“The electrification of medium- and heavy-duty vehicles is a critical step toward reducing emissions. These vehicles are among the most polluting vehicles on the road, so they exact a heavy toll on our economy, environment, and public health—particularly in frontline communities. By creating rebates for the purchase and installation of electric vehicle supply equipment to power these vehicles, the Medium and Heavy Duty Electric Vehicle Infrastructure Act will accelerate electrification and emissions reduction in this important segment of the transportation sector. ZETA is proud to endorse this landmark, bicameral legislation,” said Joe Britton, Executive Director of the Zero Emission Transportation Association (ZETA).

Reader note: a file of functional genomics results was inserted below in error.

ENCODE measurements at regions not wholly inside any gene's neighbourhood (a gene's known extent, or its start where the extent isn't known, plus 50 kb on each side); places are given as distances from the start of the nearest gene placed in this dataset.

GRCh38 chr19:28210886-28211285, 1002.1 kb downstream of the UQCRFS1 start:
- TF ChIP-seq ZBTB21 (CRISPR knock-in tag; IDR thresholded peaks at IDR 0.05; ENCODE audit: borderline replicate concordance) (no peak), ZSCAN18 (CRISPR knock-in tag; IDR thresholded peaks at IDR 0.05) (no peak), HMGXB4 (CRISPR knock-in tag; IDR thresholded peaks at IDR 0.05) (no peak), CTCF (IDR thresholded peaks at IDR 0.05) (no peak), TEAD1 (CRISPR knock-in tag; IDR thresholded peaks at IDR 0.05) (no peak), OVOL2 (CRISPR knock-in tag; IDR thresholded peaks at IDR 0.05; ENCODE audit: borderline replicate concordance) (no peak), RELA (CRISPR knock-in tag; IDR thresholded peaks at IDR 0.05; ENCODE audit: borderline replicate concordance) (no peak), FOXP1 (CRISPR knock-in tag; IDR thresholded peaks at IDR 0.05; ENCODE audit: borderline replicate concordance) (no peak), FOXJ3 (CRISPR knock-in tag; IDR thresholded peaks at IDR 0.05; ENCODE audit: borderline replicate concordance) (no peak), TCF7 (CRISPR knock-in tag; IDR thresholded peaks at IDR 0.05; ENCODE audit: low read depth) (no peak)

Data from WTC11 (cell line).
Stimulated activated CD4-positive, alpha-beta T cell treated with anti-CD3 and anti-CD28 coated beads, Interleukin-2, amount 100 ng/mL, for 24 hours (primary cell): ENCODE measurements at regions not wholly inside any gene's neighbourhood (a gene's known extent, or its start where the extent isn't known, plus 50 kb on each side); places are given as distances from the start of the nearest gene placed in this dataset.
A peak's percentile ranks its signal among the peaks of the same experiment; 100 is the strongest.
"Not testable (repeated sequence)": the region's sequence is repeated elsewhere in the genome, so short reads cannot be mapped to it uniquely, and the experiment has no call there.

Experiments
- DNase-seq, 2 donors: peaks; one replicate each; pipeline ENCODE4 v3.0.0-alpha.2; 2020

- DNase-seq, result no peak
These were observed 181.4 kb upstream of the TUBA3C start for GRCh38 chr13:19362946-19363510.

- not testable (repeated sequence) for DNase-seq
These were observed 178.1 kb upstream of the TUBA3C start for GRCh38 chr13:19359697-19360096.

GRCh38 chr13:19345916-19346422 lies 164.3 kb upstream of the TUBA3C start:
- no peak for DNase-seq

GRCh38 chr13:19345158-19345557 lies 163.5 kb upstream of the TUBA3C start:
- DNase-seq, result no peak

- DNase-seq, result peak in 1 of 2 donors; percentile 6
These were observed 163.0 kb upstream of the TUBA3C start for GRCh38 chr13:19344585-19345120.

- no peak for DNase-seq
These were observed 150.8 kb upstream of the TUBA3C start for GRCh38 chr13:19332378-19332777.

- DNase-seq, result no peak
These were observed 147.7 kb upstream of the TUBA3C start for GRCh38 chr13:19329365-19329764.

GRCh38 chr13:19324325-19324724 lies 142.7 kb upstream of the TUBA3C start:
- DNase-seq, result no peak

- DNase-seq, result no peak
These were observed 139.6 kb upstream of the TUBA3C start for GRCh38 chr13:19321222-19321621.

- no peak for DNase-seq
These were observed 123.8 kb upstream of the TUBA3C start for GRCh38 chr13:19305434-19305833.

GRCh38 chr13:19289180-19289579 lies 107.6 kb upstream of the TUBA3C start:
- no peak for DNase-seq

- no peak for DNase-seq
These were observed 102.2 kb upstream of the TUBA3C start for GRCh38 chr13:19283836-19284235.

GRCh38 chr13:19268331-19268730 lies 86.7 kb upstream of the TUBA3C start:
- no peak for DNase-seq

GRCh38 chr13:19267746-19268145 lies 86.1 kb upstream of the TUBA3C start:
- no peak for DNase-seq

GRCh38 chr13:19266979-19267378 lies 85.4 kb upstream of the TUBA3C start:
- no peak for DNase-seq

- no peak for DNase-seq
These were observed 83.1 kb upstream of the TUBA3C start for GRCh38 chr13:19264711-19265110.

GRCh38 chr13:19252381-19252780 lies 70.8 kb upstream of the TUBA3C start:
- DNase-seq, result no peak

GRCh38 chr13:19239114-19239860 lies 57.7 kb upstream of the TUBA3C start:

“It is critical that Congress invest in clean energy infrastructure at the scale that science and justice demands,” said LCV Government Affairs Advocate Darien Davis, “Air pollution from medium and heavy-duty vehicles disproportionately impacts low-wealth families and communities of color. In part due to the racist redlining policies of the past, these communities already face a legacy of toxic pollution and are hit first and worst by climate change. We are excited to see Rep. Barragan and Sen. Merkley champion a bill that would help to rapidly decarbonize the transportation sector while reducing air pollution in environmental justice communities.”